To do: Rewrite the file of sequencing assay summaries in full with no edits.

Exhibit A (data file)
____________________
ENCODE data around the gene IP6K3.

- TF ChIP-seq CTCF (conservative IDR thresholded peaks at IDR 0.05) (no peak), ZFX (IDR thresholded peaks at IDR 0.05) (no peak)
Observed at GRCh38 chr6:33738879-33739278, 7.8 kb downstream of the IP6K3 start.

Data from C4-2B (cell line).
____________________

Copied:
ENCODE data around the gene IP6K3.

- TF ChIP-seq CTCF (conservative IDR thresholded peaks at IDR 0.05) (no peak), ZFX (IDR thresholded peaks at IDR 0.05) (no peak)
Observed at GRCh38 chr6:33738879-33739278, 7.8 kb downstream of the IP6K3 start.

Data from C4-2B (cell line).